Like it is some terrible thing,

Like it’s not happening to everyone else, all of the time.

Can something as ubiquitous as ignorance really be so bad?

Has anyone ever been free of it?

What about Buddha?

Maybe Eckhart Tolle?

How about Jonathan?

They all seem like the type of people who might have figured it out

Maybe they once had a moment of Satori? Maybe full Nirvana

I want that…

Wanting though. Wanting is grasping. Grasping is striving.

And in the very act of wanting, I am undone.

So should I resist the wanting?

Oh no, resisting is the wrong course too!

Arising and passing. Arising and passing.

Understanding this is the way forward I am sure.

The wants come and go.

The resistance is only ever temporary.

And ignorance, as permanent as it seems, will one day pass too.

Maybe not for me. Maybe not even for old Eckhart…

Maybe we’ll have to wait for artificial intelligence,

And for deepmind to develop ‘Alpha Know’

Or perhaps even the future of AI will be ignorant too.

Going about ‘knowing’ reality with all the flaws of its human programmers

No, perhaps real knowledge comes from not knowing:

The simple ant going about her daily business,

Who through not intellectualising can achieve a ‘oneness’ with the universe

That we can only dream of.

Is it that the very mind I use to try to know things

Is the source of all my ignorance?

As biological life declines on this planet

In extinction will there be freedom?

Once there is no more thinking

Will there be no more ignorance?

And so no more striving or resisting?

All things arise, all things pass.

So it will be with ignorance too.

Contributed by by Vince Ryan

Sangha Contributions archive

January 2021

Moonlight in November

A glimpse of the eternal
Starting to remember
I’m more than the internal
Part of something bigger
Than blood and veins and brain
And this feeling lingers
As I catch the morning train

My mind can keep on chatting
But I pay it no awareness
Because this wave that I am catching
Of universal oneness
Is so much larger than my ego
So much grander than myself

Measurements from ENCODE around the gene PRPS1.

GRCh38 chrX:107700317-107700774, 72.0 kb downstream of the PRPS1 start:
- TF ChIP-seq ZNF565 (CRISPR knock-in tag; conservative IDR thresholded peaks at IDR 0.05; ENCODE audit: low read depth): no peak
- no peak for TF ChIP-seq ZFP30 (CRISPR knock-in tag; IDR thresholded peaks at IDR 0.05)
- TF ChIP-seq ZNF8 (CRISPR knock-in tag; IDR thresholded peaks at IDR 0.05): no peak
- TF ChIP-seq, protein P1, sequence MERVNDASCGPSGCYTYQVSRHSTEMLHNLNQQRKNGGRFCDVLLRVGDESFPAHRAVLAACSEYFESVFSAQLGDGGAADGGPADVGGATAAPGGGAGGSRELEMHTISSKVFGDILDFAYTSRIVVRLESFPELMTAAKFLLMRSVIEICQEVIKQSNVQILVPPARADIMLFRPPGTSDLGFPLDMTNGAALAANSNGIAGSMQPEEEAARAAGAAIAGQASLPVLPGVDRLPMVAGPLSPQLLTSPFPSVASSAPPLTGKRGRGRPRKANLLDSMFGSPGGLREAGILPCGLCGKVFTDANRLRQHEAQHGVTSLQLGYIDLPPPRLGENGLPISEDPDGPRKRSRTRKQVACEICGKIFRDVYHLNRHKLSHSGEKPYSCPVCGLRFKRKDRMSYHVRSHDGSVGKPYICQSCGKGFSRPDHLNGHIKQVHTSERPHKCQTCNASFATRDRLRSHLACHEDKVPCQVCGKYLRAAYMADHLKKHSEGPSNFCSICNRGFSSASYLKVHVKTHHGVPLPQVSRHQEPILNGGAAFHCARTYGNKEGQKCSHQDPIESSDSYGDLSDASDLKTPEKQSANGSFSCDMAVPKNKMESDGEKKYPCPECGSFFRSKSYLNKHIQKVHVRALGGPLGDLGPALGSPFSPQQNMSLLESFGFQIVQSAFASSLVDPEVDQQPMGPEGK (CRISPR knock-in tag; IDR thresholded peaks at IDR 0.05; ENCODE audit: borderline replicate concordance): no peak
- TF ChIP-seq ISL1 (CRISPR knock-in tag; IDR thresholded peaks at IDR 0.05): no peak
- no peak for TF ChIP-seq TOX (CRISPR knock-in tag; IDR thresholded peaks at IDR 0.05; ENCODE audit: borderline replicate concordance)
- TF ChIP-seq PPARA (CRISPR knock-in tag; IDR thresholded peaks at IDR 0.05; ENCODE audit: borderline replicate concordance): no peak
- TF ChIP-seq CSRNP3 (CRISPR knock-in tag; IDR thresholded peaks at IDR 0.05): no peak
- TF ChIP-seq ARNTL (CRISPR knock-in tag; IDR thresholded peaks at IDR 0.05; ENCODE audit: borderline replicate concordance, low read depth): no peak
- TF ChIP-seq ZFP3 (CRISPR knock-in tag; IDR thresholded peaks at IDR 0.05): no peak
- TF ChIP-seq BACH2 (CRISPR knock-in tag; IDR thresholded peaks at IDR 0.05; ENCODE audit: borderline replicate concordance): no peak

So I’m slowly letting ‘me’ go
Put separation on the shelf

Blurred lines around my body
As my energy unites
With everything and everybody
Knots in my chest unties
Tied to nothing but this loving
Feeling in my heart
The illusion is dissolving
We are living, moving art

Breath into this moment
Love until I die
We are energy and movement
We are not bound by space or time
We are one, we are Gods living
Mother Earth our holy home
And this energy I’m feeling
Let’s me know I’m not alone

Contributed by Vendela Lofbom














Contributed by Will Wassenaar


Anita Goraya (Trustee) – My Anti-racism Journey as a Gaia House Trustee

I’ve loved Gaia House since my first retreat here in 2011. I value highly the literal and metaphorical ‘slowing down’ journey from London to rural Devon; the serene, beautiful buildings; the simplified routines of being on retreat and the positive experience of silence as a nourishing presence.

My lived experience has also included a continual noticing that Gaia House is a predominantly white community. So last year, when I read a Trustee recruitment flyer specifically inviting people from ethnic minority backgrounds to apply, I did so. These few words of inclusion made me feel visible, valued and welcomed for my ‘difference’ as a woman of colour.

I duly became a Trustee in early 2020. In March, the Covid pandemic had started and our organisational attention was focused on immediate operational concerns. In May, the brutal police killing of George Floyd inflamed a global surge of protest, anger and controversy as well as of solidarity and renewed self-reflection on ‘… and what difference can I make?’